The problem is that too many of you are choosing not to use that built-in system. Instead of getting out and experiencing the world, listening to your feelings, and figuring things out for yourself, you're letting others who are only out for themselves tell you how you should run your life. Frankly, that's just nuts. Every decision you make that way is a bad decision.

Don't get me wrong. Information can be good. Communication can be good. But there is such a thing as too much information and too much communication and we reached that point long ago. It's become easier to search online for answers than to get out and experience and think things through. It's easier to blog, post, or message than to sit quietly and listen to your feelings.

It's become so much easier to simply Google it and follow the crowd than to actually experience, think, and feel for yourself. It's just so easy.

Everyday I see people make critical personal and business decisions based on what others tell them to do. Everyday I see enormous amounts of content that contradicts what I've experienced, learned, and determined to be true. And everyday I feel concern for every one of you who follows that nonsense instead of living your own life, as only you should.

If you liked this article, you'll love Steve's new book, Real Leaders Don't Follow: Being Extraordinary in the Age of the Entrepreneur, available everywhere.

Related: Success Is Not a Goal. It's a Way of Life.

Steve Tobak

Author and Managing Partner, Invisor Consulting

Steve Tobak is a management consultant, columnist, former senior executive, and author of Real Leaders Don’t Follow: Being Extraordinary in the Age of the Entrepreneur (Entrepreneur Press, October 2015). Tobak runs Silicon Valley-based Invisor Consulting and blogs at, where you can contact him and learn more.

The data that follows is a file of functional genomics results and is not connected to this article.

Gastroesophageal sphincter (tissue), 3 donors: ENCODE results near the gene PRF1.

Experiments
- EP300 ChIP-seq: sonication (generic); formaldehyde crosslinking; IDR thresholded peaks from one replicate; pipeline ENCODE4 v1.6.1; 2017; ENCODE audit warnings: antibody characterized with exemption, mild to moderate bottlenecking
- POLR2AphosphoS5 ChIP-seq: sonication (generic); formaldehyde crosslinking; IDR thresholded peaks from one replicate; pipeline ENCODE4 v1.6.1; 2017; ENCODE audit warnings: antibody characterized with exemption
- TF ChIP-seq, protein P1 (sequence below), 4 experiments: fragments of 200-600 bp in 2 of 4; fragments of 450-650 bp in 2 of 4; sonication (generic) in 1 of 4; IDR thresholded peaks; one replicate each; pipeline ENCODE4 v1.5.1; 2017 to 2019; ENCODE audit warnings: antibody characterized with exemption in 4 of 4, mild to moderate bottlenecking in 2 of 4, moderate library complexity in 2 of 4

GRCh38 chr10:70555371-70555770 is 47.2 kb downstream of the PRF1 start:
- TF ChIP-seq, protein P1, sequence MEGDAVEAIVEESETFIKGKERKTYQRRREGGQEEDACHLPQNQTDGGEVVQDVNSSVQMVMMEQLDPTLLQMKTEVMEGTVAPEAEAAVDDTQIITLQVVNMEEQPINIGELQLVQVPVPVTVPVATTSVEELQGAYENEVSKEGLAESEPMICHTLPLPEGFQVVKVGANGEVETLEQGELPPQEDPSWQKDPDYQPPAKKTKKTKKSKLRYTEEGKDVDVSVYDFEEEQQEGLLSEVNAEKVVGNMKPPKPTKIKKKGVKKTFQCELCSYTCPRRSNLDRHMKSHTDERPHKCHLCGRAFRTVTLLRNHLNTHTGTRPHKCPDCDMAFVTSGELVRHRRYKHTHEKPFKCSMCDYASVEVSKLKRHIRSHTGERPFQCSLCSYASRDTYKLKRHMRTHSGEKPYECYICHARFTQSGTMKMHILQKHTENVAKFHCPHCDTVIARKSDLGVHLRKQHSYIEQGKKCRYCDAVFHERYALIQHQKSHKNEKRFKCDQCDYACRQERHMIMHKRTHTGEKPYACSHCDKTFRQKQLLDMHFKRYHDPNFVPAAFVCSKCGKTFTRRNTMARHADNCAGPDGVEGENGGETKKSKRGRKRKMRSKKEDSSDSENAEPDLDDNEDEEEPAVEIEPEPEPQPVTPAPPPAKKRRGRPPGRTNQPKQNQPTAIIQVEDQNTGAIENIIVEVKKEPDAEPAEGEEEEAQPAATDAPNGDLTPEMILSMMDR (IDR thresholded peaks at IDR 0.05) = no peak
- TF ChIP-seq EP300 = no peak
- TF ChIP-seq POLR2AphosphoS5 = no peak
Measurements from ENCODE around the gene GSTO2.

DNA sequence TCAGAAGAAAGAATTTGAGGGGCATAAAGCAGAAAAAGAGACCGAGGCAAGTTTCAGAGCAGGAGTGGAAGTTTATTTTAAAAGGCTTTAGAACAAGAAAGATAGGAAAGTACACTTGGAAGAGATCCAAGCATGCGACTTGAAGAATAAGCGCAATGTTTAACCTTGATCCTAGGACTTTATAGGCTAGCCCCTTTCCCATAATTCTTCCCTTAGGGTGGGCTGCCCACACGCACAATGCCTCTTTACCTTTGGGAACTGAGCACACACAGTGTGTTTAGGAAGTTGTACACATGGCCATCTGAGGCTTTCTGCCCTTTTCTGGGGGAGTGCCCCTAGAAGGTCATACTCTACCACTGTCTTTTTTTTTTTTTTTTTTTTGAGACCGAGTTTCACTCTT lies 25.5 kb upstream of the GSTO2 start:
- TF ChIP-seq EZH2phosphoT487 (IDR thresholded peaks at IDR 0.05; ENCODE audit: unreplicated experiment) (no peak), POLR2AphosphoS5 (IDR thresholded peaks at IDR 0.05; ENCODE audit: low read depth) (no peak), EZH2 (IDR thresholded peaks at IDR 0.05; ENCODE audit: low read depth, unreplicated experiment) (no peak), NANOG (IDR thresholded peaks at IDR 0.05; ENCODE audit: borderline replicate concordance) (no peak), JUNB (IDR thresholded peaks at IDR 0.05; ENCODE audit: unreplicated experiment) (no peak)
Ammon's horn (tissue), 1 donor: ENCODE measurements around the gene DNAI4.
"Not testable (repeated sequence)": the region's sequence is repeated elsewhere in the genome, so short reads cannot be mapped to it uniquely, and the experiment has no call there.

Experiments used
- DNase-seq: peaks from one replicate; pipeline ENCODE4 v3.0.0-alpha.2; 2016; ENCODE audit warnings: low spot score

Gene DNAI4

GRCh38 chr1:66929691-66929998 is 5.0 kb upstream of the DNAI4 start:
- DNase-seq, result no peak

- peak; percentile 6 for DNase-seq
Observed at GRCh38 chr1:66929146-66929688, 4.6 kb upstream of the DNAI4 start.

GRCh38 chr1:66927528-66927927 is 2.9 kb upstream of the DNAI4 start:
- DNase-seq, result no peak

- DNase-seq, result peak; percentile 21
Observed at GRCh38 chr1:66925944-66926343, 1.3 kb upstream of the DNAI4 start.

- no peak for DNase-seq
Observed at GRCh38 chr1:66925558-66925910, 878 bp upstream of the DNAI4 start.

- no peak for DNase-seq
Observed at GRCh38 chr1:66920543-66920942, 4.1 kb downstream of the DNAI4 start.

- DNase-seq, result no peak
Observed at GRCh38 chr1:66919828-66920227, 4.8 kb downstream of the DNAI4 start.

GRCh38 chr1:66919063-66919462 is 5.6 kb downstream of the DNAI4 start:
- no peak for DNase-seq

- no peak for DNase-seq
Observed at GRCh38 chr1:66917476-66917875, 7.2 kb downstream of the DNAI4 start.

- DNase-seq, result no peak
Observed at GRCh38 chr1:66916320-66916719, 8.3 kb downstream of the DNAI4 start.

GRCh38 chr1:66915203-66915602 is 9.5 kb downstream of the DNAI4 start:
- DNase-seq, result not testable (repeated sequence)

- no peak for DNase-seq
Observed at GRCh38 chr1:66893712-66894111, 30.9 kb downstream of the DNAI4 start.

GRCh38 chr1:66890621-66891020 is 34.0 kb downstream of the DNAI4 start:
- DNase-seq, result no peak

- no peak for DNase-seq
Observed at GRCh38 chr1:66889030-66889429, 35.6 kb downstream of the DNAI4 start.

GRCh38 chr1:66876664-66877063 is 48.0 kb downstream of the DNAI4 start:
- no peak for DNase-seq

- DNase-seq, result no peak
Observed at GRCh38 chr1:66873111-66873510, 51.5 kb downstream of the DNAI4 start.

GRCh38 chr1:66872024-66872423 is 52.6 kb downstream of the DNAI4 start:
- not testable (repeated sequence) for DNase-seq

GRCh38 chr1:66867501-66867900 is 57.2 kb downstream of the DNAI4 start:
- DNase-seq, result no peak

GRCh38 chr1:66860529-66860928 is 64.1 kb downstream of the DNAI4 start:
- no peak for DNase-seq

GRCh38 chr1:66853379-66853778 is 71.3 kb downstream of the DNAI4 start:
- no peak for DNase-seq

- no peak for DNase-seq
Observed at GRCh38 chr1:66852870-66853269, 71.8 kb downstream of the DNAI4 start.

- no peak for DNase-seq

Want to be an Entrepreneur Leadership Network contributor? Apply now to join.

Editor's Pick

Business News

How to Be a Billionaire By 25, According to a College Dropout Turned CEO Worth $1.6 Billion

Austin Russell became the world's youngest self-made billionaire in 2020 at age 25.


Taylor Swift Has a Lucky Number. And She's Not the Only High Performer Who Leans Into Superstitions to Boost Confidence.

Even megastars like Swift need a little extra something to get them in the right mindset when it is game time.


These 3 Big Tech Companies Offer 6-Figure Salaries and Easy Interviews — Especially If You Follow This Expert's Advice

There are far more candidates than positions, so being strategic on the job hunt is key.


SEO Trends You Need to Be Aware of Right Now, According to a Seasoned Pro

Navigate the future of search engine optimization to elevate your online presence and drive meaningful engagement.

Health & Wellness

4 Habits I Cultivated to Become a Healthier, More Effective Entrepreneur

By the time I hit mid-life, some of my bad habits were becoming a risk to my long-term business goals — and my health. Here's how I was able to change them.